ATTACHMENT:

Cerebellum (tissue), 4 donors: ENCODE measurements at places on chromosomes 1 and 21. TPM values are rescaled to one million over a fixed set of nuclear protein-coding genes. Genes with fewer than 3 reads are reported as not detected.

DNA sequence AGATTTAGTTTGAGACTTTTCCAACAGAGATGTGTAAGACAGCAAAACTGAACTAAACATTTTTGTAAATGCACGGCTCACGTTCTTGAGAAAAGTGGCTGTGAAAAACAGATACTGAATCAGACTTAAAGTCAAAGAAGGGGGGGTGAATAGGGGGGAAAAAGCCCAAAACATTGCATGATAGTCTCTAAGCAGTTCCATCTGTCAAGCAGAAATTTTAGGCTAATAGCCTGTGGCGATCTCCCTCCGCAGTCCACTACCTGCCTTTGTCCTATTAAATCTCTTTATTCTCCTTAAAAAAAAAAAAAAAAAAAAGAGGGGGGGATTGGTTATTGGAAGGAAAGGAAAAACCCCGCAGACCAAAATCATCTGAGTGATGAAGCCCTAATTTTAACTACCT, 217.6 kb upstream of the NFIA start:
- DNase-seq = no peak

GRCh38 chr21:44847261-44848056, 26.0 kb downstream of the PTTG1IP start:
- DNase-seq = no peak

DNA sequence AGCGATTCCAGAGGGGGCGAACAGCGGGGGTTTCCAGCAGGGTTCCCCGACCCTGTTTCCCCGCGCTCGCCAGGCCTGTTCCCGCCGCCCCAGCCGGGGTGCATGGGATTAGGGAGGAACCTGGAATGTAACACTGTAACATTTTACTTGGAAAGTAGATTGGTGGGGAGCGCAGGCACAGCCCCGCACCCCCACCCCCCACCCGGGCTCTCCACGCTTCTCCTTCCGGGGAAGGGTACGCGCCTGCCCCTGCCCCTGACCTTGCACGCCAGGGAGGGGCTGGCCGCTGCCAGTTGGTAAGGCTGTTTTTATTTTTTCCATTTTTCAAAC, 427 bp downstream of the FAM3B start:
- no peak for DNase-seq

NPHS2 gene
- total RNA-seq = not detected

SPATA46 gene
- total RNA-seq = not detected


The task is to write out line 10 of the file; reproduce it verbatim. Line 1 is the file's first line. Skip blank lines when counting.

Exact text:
SPATA46 gene